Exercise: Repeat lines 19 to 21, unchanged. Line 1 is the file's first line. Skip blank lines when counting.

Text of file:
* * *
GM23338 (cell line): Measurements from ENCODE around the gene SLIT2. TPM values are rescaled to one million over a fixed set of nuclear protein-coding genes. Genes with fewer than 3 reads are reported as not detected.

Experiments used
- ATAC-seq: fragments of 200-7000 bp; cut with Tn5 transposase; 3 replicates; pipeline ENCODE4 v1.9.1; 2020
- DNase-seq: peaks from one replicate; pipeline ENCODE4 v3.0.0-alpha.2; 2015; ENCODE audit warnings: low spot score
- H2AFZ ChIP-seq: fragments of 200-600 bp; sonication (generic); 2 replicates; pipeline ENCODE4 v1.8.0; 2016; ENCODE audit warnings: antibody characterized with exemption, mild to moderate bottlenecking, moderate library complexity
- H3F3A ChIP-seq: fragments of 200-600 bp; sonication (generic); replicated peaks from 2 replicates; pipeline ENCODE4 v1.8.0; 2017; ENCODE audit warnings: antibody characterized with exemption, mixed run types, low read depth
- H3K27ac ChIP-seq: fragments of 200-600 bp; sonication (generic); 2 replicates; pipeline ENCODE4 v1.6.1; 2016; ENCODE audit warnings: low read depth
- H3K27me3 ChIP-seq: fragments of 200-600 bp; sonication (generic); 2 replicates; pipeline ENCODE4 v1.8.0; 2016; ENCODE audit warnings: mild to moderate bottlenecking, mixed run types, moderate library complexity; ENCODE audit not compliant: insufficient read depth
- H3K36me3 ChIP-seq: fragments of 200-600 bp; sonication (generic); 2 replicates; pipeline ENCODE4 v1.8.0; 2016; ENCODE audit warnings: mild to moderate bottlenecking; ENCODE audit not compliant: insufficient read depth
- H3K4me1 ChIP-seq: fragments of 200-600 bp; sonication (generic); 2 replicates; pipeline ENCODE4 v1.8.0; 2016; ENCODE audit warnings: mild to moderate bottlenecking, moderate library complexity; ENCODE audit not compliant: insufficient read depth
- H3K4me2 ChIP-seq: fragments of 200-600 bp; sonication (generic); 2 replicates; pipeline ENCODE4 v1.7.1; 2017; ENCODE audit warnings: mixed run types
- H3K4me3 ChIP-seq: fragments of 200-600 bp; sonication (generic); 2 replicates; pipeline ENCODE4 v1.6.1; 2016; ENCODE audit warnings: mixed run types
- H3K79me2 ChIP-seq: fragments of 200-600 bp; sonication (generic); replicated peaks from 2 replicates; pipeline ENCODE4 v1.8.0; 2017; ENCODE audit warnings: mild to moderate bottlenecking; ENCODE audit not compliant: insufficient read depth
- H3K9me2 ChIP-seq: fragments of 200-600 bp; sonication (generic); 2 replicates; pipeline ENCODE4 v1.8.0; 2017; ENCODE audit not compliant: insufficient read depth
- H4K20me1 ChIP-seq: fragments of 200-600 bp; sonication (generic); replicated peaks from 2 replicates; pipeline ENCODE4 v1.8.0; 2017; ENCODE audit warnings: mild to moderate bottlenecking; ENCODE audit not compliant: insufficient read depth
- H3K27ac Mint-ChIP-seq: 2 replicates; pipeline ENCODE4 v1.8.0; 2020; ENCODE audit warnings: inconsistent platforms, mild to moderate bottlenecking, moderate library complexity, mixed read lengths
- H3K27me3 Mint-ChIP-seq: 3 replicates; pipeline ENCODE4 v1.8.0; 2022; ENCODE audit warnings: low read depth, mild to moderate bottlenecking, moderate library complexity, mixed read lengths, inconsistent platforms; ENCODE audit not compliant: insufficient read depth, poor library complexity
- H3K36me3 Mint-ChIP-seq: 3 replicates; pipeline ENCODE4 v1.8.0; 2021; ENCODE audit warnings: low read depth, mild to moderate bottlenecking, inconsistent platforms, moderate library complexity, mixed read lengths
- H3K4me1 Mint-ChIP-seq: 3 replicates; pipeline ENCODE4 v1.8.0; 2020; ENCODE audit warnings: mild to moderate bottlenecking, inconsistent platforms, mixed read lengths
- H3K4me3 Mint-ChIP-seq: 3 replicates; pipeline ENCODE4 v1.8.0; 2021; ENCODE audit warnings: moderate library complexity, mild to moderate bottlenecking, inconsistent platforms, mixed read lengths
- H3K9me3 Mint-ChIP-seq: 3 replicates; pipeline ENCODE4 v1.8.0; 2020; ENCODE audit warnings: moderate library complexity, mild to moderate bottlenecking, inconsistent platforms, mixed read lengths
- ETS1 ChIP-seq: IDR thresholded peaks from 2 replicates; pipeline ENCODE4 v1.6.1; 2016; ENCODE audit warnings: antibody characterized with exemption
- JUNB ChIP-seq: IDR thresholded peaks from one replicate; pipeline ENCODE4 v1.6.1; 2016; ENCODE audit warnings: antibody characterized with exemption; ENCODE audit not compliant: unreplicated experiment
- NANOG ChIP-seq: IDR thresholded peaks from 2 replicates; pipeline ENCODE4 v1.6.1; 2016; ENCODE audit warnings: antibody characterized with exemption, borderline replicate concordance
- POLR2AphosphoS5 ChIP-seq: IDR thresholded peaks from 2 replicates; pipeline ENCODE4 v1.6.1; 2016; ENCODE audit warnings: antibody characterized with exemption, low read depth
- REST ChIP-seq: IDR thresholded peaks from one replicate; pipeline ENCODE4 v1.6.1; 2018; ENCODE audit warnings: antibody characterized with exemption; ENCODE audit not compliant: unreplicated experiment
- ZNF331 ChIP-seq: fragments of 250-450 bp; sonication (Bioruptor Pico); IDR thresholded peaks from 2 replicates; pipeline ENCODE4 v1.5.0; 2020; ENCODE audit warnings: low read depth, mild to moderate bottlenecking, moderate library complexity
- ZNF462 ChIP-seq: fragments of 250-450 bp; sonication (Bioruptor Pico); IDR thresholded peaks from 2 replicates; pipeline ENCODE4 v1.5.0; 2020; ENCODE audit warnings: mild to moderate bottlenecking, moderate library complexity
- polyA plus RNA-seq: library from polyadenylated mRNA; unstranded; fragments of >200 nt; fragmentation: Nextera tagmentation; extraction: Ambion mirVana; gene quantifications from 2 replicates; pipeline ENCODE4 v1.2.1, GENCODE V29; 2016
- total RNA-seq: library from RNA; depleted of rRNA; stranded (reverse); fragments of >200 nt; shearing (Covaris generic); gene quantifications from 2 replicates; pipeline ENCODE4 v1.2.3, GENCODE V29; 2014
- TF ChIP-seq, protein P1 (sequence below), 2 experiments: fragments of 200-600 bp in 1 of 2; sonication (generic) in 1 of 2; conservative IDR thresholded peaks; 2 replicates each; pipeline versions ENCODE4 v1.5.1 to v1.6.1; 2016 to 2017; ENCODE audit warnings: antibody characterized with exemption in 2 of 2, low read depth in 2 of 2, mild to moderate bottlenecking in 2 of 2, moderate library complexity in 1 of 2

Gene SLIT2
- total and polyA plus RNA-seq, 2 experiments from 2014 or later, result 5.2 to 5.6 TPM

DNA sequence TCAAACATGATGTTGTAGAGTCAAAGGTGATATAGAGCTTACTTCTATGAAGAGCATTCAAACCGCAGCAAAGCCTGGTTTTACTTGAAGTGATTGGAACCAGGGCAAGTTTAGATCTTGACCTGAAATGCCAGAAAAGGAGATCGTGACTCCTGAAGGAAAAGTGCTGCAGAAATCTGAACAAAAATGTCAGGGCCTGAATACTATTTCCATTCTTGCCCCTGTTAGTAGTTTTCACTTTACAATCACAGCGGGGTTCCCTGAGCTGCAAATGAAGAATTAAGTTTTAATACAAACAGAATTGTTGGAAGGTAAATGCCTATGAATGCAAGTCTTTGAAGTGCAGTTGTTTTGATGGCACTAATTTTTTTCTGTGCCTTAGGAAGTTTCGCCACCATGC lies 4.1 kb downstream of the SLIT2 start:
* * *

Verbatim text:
- H3K4me1 Mint-ChIP-seq: 3 replicates; pipeline ENCODE4 v1.8.0; 2020; ENCODE audit warnings: mild to moderate bottlenecking, inconsistent platforms, mixed read lengths
- H3K4me3 Mint-ChIP-seq: 3 replicates; pipeline ENCODE4 v1.8.0; 2021; ENCODE audit warnings: moderate library complexity, mild to moderate bottlenecking, inconsistent platforms, mixed read lengths
- H3K9me3 Mint-ChIP-seq: 3 replicates; pipeline ENCODE4 v1.8.0; 2020; ENCODE audit warnings: moderate library complexity, mild to moderate bottlenecking, inconsistent platforms, mixed read lengths